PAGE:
From the Atom to the Grain of Sand: Ascending the Stoppardian Ladder
Creators:Joglekar, Anoushka P.
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Publisher:The Ohio State University
Series/Report no.:The Ohio State University. Department of English Undergraduate Research Theses; 2017
Tom Stoppard, celebrated British playwright of the last half a century, is known to manipulate a familiar situation by introducing an element of speculation, often verging on the absurd, and then indulging in a dialectic that tickles the intellect but ultimately remains unresolved. Drawing from pop culture, politics, and literary history, Stoppard’s art features a range of topics, and given his propensity to transcend boundaries, being confined to one issue is impossible in a Stoppardian setting. Arcadia (1993), Hapgood (1988), and The Hard Problem (2015) are three of Stoppard’s plays which are centered around popular scientific breakthroughs made over the past two hundred years. This essay explores the interplay of these scientific concepts with components of human identity and behavior, tracking Stoppard’s evolving ideology and the increasing preoccupation with which he engages in recurrent themes. Since these three plays are in dialogue with one another, as well as with the rest of Stoppard’s plays, they all attempt to distill out the essence, or the ‘real thing’ of some aspect of humanity. The search for meaning of life is eternal, and with each discovery science gets us closer to an implication for the big picture. Very calmly and yet sometimes stormily Stoppard flirts with passion, intolerance, knowledge, art and identity. My essay attempts to expose different elements at play within the Stoppardian paradigm and uncover a relative or absolute truth.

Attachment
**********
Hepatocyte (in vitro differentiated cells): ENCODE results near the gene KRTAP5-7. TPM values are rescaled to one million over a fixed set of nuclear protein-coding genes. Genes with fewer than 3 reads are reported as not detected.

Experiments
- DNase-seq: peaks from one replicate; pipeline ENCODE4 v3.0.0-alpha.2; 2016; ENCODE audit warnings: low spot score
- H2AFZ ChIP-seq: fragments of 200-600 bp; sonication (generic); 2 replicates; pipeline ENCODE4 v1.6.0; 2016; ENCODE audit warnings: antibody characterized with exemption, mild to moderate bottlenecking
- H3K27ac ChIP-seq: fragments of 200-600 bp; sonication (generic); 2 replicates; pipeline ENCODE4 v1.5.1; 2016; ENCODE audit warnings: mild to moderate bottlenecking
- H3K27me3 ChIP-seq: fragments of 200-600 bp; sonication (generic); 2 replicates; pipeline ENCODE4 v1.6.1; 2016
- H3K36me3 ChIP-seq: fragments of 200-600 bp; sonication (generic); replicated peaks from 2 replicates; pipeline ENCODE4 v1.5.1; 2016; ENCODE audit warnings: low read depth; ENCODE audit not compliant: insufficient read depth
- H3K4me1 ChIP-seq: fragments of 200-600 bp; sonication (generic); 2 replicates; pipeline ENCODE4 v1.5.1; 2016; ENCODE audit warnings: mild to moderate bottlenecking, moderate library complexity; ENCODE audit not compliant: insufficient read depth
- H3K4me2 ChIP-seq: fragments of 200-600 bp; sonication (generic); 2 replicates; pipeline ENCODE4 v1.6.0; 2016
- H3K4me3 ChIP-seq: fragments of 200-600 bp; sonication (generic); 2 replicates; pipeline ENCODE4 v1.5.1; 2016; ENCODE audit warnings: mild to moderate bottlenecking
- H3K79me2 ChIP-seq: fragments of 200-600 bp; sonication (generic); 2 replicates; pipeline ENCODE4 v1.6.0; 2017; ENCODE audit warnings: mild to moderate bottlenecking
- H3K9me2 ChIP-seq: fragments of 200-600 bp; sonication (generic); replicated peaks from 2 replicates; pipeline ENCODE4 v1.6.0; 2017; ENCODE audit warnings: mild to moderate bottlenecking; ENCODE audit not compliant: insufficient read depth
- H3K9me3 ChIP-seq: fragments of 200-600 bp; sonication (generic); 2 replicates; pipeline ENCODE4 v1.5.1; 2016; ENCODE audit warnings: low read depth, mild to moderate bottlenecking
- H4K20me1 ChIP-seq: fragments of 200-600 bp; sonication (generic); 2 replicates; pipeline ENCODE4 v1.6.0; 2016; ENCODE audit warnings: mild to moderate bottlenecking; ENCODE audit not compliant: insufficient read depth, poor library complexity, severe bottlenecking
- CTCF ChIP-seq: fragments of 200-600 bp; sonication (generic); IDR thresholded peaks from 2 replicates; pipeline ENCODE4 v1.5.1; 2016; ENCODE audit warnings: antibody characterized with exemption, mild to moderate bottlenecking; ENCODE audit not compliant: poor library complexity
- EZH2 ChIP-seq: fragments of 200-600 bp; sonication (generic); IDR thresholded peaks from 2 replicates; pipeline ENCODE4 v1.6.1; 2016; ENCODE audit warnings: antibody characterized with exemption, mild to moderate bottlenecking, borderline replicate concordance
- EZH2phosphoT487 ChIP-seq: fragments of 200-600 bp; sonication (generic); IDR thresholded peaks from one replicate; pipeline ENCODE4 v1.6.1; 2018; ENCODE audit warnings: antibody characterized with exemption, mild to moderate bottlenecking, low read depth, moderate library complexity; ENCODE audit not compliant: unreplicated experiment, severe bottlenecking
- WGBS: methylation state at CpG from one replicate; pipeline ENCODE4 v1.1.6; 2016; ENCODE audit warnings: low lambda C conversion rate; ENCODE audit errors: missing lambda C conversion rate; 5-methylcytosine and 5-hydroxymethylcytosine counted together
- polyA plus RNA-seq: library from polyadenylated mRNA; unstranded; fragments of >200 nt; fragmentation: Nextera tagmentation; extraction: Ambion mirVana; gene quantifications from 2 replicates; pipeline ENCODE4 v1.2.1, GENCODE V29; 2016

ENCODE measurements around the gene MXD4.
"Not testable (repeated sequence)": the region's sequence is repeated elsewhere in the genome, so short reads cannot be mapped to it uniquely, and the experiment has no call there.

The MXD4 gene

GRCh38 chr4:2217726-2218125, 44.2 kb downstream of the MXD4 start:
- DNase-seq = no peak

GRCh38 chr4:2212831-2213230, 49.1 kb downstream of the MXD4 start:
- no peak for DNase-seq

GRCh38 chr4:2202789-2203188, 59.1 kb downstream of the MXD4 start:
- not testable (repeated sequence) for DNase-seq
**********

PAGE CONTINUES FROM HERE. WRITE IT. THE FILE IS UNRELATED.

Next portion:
Academic Major: English